Let me be clear: I didn’t give free trials or anything like that. I wasn’t intentionally making a “business move.” Keep in mind, like most trainers, my goal wasn’t to be a better businessperson, it was to be a better trainer. The way to do that, I thought, was to train as often as possible. To that end, I would train my friends, some family members, and other guys I met just working out at the gym; I was just trying to hone my craft, but this led to a booming business. In short order, this led to a number of people approaching me to train them.
Part of this, of course, was due to the results these people were getting. But I also realized that the more clients you have, the more clients you’ll get. Put another way, the more people see you training, the more likely they are to think of you as a trainer—and then, eventually, as their trainer.
If there’s one thing you take away from this post, let it be this: you MUST be seen to be training. This projects the image of success and makes you attractive to clients. The thought process is, “if he’s training that many people, he must be good.”
It’s often important to take on free clients at various times of day. Keep in mind, people are creatures of habit and will usually come to the gym at the same time. For instance, there’s always the “morning crew” who come in and workout at any time between 6am and 10am. If you want to pick any of them up as clients, train some people for free around those times. It’s the only way the clients who are ONLY there then will know you exist, let alone consider placing their body and their health in your hands and paying you for the privilege.
The point is, the more often you’re around, the more likely you are to pick up business. I mentioned in my first point that people began to associate me with training. Part of that was just training as often as possible, often for free.
The best in the gym, the best in the area, the best on Long Island. I went to seminars, read anything I could and asked questions constantly. I also surrounded myself with a group of trainers who felt similarly. Interestingly, when I first started training, I was pretty much the only guy working at my gym who cared about being the best or most knowledgeable. I was also the only one who’d been published in fitness magazines. Soon, trainers would ask ME for advice on their program design ask me for advice. This trickled into the gym members, and eventually, I was known as the go-to guy if you had a question.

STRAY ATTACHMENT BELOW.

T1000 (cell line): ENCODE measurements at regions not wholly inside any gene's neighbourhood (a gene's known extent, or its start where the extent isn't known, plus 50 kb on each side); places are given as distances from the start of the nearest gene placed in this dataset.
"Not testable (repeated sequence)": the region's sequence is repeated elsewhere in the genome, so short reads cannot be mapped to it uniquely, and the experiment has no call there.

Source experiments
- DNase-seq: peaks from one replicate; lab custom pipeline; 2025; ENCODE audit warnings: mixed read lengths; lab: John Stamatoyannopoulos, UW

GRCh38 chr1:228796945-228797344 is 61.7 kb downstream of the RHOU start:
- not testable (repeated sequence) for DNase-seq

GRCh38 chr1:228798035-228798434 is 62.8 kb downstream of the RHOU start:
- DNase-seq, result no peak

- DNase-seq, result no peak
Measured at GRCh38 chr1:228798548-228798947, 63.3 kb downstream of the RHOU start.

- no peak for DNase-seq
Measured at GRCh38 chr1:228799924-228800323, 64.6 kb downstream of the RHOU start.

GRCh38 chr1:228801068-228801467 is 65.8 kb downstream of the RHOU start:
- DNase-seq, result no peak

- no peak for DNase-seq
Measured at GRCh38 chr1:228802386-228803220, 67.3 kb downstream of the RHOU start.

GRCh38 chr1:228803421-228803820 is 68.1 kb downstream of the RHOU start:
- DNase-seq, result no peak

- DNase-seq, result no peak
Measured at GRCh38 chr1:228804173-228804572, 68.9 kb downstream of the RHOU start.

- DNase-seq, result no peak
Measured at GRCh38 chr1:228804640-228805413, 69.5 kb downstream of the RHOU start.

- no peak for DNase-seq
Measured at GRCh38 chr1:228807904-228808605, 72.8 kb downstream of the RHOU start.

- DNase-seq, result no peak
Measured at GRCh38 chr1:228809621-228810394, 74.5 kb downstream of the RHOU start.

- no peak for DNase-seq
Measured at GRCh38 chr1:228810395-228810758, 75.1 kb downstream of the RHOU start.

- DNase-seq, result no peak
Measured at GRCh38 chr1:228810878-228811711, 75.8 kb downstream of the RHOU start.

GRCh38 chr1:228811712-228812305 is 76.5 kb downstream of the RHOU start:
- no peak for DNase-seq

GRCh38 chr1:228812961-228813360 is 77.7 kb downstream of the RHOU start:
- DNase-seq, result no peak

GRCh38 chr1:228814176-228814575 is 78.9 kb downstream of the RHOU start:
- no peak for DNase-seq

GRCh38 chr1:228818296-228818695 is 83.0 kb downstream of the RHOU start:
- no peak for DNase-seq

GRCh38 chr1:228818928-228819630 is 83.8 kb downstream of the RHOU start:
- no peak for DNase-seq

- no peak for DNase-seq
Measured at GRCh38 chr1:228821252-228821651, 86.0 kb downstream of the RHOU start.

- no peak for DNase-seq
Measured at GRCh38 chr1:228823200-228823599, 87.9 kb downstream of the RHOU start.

This has an obvious benefit, of course, because credibility really does go a long way, and all other things being equal, people would prefer to work with the best. This is particularly true when that person is also known to them.
Those are all things I did completely naturally, all by instinct.
To me, none of that was “good business,” it was just “being a good trainer.” And, in some cases, you’ll get lucky enough that you’re doing both.
To put things in perspective, there’s a quote I really like: Eric Cressey has said that he’s worked with athletes who are successful “not because of what they do, but in spite of what they do.” Essentially, even though they do tons of things “wrong” from a technical standpoint, they just naturally have certain qualities that allow them to be great at what they do.
As I said earlier, I had no great head for business, nor had I had any training in how to run one.
When it comes to marketing, they’ll tell you direct mail campaigns and complicated referral systems. You’d learn about highly targeted local Facebook ads, and Groupon specials.
Now, notwithstanding the fact that Groupon didn’t yet exist, the entire idea of digital advertising wasn’t even a thought in my mind. I certainly never would have considered sending out mailers. I never did any trials or contests.
However, in spite of all that, I managed not only to survive, but also to thrive.
So, now that I’ve thoroughly convinced you I had no clue what I was doing, let’s go a bit further into how I made money.